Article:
The judge also ruled to allow Fight For Schools to intervene in the case and agreed to the group’s request to appoint a special prosecutor. Fight for Schools had alleged Loudoun County Commonwealth’s Attorney Buta Biberaj, who normally would represent petitioners, had a “disqualifying conflict of interest” because of her “personal friendship” with Barts. The case will go to trial in coming weeks after a special prosecutor is named.
Barts declined to comment Tuesday, as did a Loudoun County Public Schools spokesman. Biberaj did not immediately respond to a request for comment.
Ian Prior, the Loudoun parent and former Trump administration official who founded Fight for Schools, said in a statement: “Today, we were given a seat at the table and a fair process. We are grateful for the Court’s decision and finally have some hope.”
He tweeted a GIF of actress Carrie Fisher mouthing the word “Hope” as Princess Leia in the movie “Star Wars.”
Also this week, Prior said his group has gathered sufficient signatures to file formal recall petitions against board members Denise Corbo (At Large) and Ian Serotkin (Blue Ridge). Virginia law requires that recall petitions include signatures equivalent to 10 percent of the votes cast to elect the targeted official.
Fight for Schools has gathered more than 2,700 signatures on its petition against Serotkin and more than 10,000 on its petition against Corbo. Prior said Tuesday in a text message that “we haven’t made any decisions on timing of filing other petitions yet.” The group also is seeking the recalls of Vice Chair Atoosa Reaser (Algonkian) and Chair Brenda Sheridan (Sterling), although it has yet to cross the 10 percent threshold for them.
Corbo did not respond to a request for comment Tuesday. Serotkin said in a statement that he thinks the recall effort against him is frivolous.
“There is no merit to the allegations against me, and I look forward to my recall petition being dismissed whenever it is filed,” he said.
Five parents of Loudoun students in grades two through 12 have formed a political action committee, Loudoun For All, to counteract the recall effort, which it called “appalling” in a news release. Loudoun for All will work to support the Loudoun County School Board as well as the district’s equity efforts, members said, and has drawn thousands of dollars in donations since its formation four days ago.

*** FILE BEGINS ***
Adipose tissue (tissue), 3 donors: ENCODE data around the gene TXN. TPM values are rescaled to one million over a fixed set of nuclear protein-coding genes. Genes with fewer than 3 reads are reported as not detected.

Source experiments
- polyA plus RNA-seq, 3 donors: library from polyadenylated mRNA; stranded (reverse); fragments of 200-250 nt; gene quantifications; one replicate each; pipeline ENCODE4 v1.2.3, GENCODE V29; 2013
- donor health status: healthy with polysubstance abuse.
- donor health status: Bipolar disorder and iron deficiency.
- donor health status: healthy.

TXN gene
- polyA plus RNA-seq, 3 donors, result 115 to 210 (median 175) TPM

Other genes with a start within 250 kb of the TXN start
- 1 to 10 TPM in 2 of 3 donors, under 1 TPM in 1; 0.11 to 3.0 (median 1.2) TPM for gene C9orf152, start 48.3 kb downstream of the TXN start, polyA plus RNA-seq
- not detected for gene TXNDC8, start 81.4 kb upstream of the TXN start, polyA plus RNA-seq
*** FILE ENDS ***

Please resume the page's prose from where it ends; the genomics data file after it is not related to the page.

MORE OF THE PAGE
“We intend to use this money to spread the truth and counter the lies about transgender young people, critical race theory, and LCPS equity efforts,” the group’s president, Rasha Saad, said in a statement. “There is no reason equity in our schools should be this controversial.”
The Loudoun school system, a Northern Virginia district of 81,000, began working on racial justice initiatives about two years ago after two high-profile reports — one internal and one produced by the state — found evidence of widespread racism imperiling the progress of students of color. The initiatives included a public apology for segregation, bias training for teachers, and the banning of Confederate gear in school.
But these efforts have come under attack in recent months from conservative pundits, outlets and parents who allege that they indicate the school system is adopting critical race theory, a decades-old academic framework that says racism is systemic in the United States. Loudoun school officials have repeatedly denied the accusations.
Fight for Schools has been especially vocal in denouncing the school district’s racial justice work. The group and Prior, who has appeared on Fox News to discuss the issue, have together become the face of parent opposition to critical race theory in Loudoun.
All of the board members being targeted by the group are known to hold progressive views. Fight for Schools is not seeking the recall of the Loudoun board’s two conservative members, John Beatty (Catoctin) and Jeff Morse (Dulles).
Board member Harris Mahedavi (Ashburn), a Democrat, also is not being targeted.
Loudoun for All member Amanda Bean said Tuesday that she thinks the recall effort represents an attempt to make an end run around democracy.
“They are using recalls, rather than elections, to gain control,” Bean said. “Free and fair elections, not systematic recalls, should decide our future.”